Issues - Unions and Democracy

Unions do far more than negotiate benefits for its own workers. Unions have fought to strengthen public policies that benefit all Americans, both unionized and non-unionized. And as corporate power and influence has skyrocketed in recent years, unions have provided a powerful mechanism for voter turnout that keeps our democracy strong.

Historically, unions have fought to strengthen public policies that benefit all Americans, both unionized and non-unionized. Unions have fought to strengthen minimum wage laws, worker safety protections, and public safety nets. We have unions to thank for the two-day weekend and the 40-hour workweek. More recently, unions have fought to strengthen minimum wage laws, worker safety protections, and public safety nets. Continue...

Student Immigrants Fight Hateful Legislation in Massachusetts

June 24, 2011 — Maz
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The Massachusetts Student Immigrant Movement (SIM) have launched MassHope 2011, a round-the-clock vigil on the steps of the Massachusetts State House to prevent the passage of anti-immigrant amendments in the state's budget.

Last year, SIM staged a 19-day vigil to prevent similar measures from passing, and they succeeded. They recognized that the victory was only made possible by a highly engaged community of human rights supporters, which included immigrants and U.S. citizens.

Despite popular support for SIM's — and other immigrant rights groups' — cause in Massachusetts, a relentlessly dismissive Republican contingent is hell-bent on advancing this inherently hateful legislation.

Interview with a Popular Educator: Ty dePass (2 of 2)

June 17, 2011 — Maz
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Q: Ty, would you share with us a specific instance in which you witnessed the effectiveness of popular education?

The D7 RoundTable was a community-based organization focused on the struggles against racism, violence, and poverty in Greater Roxbury – Boston’s poorest, brownest, most culturally-diverse, and politically-marginalized neighborhood. For eight years, from 2000 to 2008, D7 convened a monthly grassroots public policy forum, bringing residents of Roxbury and Boston's other progressive communities together to examine, debate, and exchange opinions on a host of critical issues and public institutions.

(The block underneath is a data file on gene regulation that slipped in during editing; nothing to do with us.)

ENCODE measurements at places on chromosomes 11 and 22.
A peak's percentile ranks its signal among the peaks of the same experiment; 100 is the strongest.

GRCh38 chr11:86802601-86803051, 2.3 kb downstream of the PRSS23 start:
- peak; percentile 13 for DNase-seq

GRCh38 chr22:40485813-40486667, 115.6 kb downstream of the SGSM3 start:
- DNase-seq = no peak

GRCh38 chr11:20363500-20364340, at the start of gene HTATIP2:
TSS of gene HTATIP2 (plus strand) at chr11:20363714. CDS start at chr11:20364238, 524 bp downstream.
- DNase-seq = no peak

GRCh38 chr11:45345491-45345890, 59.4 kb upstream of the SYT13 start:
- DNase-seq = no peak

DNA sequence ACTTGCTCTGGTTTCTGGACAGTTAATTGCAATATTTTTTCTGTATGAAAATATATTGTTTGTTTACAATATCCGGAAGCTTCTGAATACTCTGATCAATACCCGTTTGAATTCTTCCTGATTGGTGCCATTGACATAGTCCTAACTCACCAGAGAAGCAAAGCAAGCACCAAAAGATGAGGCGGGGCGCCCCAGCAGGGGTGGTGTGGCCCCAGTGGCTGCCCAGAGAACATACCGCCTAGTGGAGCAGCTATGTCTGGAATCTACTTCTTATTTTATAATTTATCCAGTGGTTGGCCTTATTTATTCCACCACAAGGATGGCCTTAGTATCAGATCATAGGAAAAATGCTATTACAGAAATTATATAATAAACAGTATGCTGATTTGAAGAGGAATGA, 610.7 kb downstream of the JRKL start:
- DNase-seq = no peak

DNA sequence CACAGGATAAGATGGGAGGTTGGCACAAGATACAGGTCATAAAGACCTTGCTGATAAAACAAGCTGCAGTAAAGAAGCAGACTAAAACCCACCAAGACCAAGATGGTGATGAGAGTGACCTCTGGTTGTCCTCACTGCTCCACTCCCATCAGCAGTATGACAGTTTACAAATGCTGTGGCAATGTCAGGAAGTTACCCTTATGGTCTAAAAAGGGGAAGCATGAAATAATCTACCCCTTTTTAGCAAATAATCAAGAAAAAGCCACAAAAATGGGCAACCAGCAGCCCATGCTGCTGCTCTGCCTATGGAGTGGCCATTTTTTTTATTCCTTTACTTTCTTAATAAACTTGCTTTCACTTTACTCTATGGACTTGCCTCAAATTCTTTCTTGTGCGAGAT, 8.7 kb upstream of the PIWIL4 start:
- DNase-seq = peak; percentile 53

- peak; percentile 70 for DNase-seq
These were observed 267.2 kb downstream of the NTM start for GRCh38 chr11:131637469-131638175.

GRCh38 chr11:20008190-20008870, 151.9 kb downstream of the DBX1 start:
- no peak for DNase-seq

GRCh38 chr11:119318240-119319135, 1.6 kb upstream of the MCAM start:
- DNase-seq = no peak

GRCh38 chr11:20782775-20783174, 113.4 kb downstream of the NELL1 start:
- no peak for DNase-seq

In the spring of 2001, Boston’s public schools were being criticized for an evident “achievement gap,” as reflected in the scores of mandatory standardized tests. D7 dedicated one of its regular monthly forums to exploring the issue – specifically, the factors contributing to the “gap” in student test performance.

The nearly one hundred community members who attended the forum were seated at tables of with 8 to 9 of their neighbors. On each table was an information packet providing a detailed profile of a selected area school district or local high school.

The popular education exercise was divided into three rounds. In round one, participants were tasked with becoming “experts” on their data packets...

The Bush Tax Cuts Ten Year Hangover

June 7, 2011 — Maz
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Ten years ago, the great con known as the Bush tax cuts was signed into law.

We were told that the budget surplus left by the Clinton administration would be better off in the hands of the taxpayers. Those tax breaks were to stimulate the economy, create jobs and lead us all to the American Dream.

Of course, the story of the past decade has been much different:

The lion's share of the tax breaks were stuffed into the pockets of a small percentage of taxpayers. The top 10 percent of earners received 55 percent of the tax benefits; the top 1 percent alone grabbed 38 percent. And, at the tip top of the income scale, the top .01 percent of households snatched an average cut of $520,000, or 450 times the average break for a middle-income family.

The current unemployment rate of 9.1 percent is more than double the rate in the same month a decade ago. In more human terms, 13.7 million people are currently looking for work but can't find a job. But those figures are upwards of 76 percent higher if we include the under-employed and folks discouraged by a still-thin job market.

As for the American dream of white picket fences and a home to call your own, overall home foreclosures were two-and-a-half times above the 2001 rate by the end of 2010. Today, roughly 3.7 million homes are in danger of foreclosure.

Three Books About the Causes & Consequences of Inequality

May 16, 2011 — Brian Miller
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If you’re looking for a great book to deepen your thinking about the causes and consequences of inequality, here are three of my favorite reads of the last few months.

Fighting Bad Budgets with Horse and Buggy

May 10, 2011 — Shannon M.
NC back in tyme budget players

The daunting budget deficits facing states across the U.S. are no joke. But members of the Tax Fairness Organizing Collaborative are responding with innovative advocacy, using creativity in the face of potentially devastating slash-and-burn proposals.